The original company Fender Electric Instrument Manufacturing Company, was founded in Fullerton, California, by Clarence Leonidas "Leo" Fender in 1946 following his initial venture with Kauffmann: K&F.
Developed in 1949, Leo Fender came up with his first distinctive guitar the Esquire (which was named later Telecaster) by March 1950. This guitar is of very simple construction with a slab shape solid ash body featuring a single cutaway to allow easier access to the upper frets. The neck, a single piece of maple, was attached to the body with four screws. Initially the guitar had only a single pickup embedded into a metal bridge plate presenting the now famous and distinctive combination of bridge and pickup assembly, with a slanted pickup with individual pole pieces for each string, and three bridge saddles which allowed adjustment of string length in pairs and individual string height.
By June 1950, a two pickup version was produced adding a neck pickup encased in a metal shielding cover.
The guitar went through different name versions, due to legal and commercial reasons, before Fender settled on the name Telecaster for the two pickup version and Esquire for the original one pickup version.
The flat body, the single piece of wood for the neck and the modular design of the guitar were geared to mass production. In this early stage there were many technical improvements and refinements done to produce a reliable and practical instrument. Among others were added a truss rod to increase the stability of the neck and a tone control to extend the sonic range of the guitar.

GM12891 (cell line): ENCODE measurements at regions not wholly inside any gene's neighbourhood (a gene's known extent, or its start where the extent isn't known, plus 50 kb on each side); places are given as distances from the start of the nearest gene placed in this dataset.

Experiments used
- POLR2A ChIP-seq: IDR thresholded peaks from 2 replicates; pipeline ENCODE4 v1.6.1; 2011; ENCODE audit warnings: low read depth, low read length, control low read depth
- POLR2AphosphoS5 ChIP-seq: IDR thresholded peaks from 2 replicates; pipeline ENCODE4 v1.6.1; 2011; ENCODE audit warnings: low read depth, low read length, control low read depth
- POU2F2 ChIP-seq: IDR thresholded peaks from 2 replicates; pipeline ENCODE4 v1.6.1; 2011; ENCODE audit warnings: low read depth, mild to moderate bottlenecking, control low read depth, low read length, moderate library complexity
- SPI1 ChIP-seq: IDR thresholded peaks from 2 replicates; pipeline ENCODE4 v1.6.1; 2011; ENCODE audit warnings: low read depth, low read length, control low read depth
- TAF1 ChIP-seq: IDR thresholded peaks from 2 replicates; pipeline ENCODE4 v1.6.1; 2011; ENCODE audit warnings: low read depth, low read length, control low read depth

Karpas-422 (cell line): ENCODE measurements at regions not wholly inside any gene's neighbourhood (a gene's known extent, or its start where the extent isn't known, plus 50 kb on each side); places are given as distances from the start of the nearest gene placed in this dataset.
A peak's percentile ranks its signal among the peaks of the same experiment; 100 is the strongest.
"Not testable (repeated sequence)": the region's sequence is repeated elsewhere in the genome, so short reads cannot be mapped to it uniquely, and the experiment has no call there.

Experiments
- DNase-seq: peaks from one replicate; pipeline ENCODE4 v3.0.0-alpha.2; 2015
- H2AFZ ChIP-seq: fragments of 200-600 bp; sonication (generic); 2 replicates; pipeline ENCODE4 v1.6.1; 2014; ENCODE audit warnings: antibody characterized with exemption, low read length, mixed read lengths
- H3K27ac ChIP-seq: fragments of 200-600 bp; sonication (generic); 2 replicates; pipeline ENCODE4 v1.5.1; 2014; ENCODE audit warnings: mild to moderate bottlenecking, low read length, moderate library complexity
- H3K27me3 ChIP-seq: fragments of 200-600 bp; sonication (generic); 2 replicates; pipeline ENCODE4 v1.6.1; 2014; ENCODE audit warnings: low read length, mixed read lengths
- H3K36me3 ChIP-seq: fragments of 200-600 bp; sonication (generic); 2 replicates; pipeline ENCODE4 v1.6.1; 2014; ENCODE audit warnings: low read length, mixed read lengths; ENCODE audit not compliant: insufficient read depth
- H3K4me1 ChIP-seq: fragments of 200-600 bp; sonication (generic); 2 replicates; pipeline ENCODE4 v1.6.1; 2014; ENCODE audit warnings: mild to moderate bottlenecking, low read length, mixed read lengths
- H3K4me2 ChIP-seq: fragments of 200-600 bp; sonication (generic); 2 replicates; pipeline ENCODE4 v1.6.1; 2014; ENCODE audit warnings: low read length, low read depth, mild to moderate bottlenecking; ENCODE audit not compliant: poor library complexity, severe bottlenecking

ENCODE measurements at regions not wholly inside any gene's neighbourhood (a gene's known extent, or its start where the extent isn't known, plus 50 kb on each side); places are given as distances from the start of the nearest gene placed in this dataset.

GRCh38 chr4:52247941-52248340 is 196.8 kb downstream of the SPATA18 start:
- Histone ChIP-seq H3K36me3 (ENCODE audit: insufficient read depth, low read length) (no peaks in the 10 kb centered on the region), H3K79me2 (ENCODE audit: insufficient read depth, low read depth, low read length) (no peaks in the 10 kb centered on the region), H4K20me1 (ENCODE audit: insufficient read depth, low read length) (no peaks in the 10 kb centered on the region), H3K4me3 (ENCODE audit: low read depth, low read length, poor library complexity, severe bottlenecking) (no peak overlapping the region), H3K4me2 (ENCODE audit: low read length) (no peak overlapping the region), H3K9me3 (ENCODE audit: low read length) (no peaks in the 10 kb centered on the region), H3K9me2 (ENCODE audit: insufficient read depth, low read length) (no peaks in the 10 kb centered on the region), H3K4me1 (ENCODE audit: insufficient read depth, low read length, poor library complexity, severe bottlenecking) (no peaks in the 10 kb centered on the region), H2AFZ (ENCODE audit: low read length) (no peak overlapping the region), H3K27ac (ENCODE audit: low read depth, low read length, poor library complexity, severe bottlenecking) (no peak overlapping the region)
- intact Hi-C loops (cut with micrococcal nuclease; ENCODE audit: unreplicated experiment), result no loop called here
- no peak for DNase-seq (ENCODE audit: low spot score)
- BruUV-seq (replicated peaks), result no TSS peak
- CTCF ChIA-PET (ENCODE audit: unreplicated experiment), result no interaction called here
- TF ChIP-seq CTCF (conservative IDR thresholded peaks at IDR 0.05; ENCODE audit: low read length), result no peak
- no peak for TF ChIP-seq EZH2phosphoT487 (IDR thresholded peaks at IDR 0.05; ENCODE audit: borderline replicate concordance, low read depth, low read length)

Like the Ford model T for the automotive industry the Telecaster enabled that guitars were no longer built individually. Processes such as band sawing and routing the bodies could be industrialised and made it quicker and cheaper to produce a guitar. This in its turn helped to popularise the guitar and served as a major component in the development of rock and roll and many other genres of music. Associated with this guitar are musicians like Roy Buchanan, Buck Owens, Danny Gatton, Arlen Roth, Keith Richards, Albert Lee, Bruce Springsteen, Andy Summers, John 5, …
The Fender Esquire was the first solid body Spanish style electric guitar built by Fender in 1950. The guitar featured a single slanted pickup. Shortly after the introduction a two-pick-up version was launched under the name Broadcaster and renamed shortly after to Telecaster.
Although the Esquire was first put on the market today the Esquire is generally regarded as a variant of the Telecaster.
This white blonde Esquire guitar dates from 1955 and was one of Rich Robinson's guitars used in many concerts. The guitar is featured among others on the DVD: Chris & Rich Robinson: Brothers of a Feather - Live at the Roxy (2007).
It also appears in Vintage Guitar Magazine, June 2007 issue. In this interview Back on the Wing by Ward Meeker he speaks about this guitar:
“Have you (Rich Robinson) ever had any ’50s Teles?
I have a ’54 Esquire – its either a ’54 or ’55, I can’t remember. I originally had a ’61 and it was stolen in either Chicago or Grand Rapids. So there was a guitar shop in Hoboken – and it might have been Hoboken Guitars – but they had this ’55. After I got mine stolen, I found this one and it was just f***in’ great, has a baseball bat for a neck, and sounds amazing.”
See the guitar in action: